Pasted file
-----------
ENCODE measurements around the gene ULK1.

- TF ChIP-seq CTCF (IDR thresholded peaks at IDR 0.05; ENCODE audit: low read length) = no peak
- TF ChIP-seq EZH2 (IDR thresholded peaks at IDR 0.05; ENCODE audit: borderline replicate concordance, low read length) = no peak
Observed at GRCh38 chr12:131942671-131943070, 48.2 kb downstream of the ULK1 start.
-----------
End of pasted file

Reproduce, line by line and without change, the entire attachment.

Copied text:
ENCODE measurements around the gene ULK1.

- TF ChIP-seq CTCF (IDR thresholded peaks at IDR 0.05; ENCODE audit: low read length) = no peak
- TF ChIP-seq EZH2 (IDR thresholded peaks at IDR 0.05; ENCODE audit: borderline replicate concordance, low read length) = no peak
Observed at GRCh38 chr12:131942671-131943070, 48.2 kb downstream of the ULK1 start.